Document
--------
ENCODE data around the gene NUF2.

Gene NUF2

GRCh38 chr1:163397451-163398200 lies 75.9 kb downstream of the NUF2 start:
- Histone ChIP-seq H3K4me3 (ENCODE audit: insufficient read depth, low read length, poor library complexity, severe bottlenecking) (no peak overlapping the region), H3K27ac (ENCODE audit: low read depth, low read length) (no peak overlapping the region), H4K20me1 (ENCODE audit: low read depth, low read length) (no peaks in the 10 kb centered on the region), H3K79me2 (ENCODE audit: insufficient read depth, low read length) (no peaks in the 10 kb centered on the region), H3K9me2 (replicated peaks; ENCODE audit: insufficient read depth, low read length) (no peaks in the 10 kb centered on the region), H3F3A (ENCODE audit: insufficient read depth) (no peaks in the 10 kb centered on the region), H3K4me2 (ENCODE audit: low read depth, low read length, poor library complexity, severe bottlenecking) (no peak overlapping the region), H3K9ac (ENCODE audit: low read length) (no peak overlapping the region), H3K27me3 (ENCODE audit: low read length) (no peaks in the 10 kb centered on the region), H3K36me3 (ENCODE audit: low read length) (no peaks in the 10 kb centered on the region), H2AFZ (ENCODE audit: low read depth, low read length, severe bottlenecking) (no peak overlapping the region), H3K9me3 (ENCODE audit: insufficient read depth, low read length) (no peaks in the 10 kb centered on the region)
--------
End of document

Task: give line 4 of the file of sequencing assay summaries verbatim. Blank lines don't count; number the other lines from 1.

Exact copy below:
- Histone ChIP-seq H3K4me3 (ENCODE audit: insufficient read depth, low read length, poor library complexity, severe bottlenecking) (no peak overlapping the region), H3K27ac (ENCODE audit: low read depth, low read length) (no peak overlapping the region), H4K20me1 (ENCODE audit: low read depth, low read length) (no peaks in the 10 kb centered on the region), H3K79me2 (ENCODE audit: insufficient read depth, low read length) (no peaks in the 10 kb centered on the region), H3K9me2 (replicated peaks; ENCODE audit: insufficient read depth, low read length) (no peaks in the 10 kb centered on the region), H3F3A (ENCODE audit: insufficient read depth) (no peaks in the 10 kb centered on the region), H3K4me2 (ENCODE audit: low read depth, low read length, poor library complexity, severe bottlenecking) (no peak overlapping the region), H3K9ac (ENCODE audit: low read length) (no peak overlapping the region), H3K27me3 (ENCODE audit: low read length) (no peaks in the 10 kb centered on the region), H3K36me3 (ENCODE audit: low read length) (no peaks in the 10 kb centered on the region), H2AFZ (ENCODE audit: low read depth, low read length, severe bottlenecking) (no peak overlapping the region), H3K9me3 (ENCODE audit: insufficient read depth, low read length) (no peaks in the 10 kb centered on the region)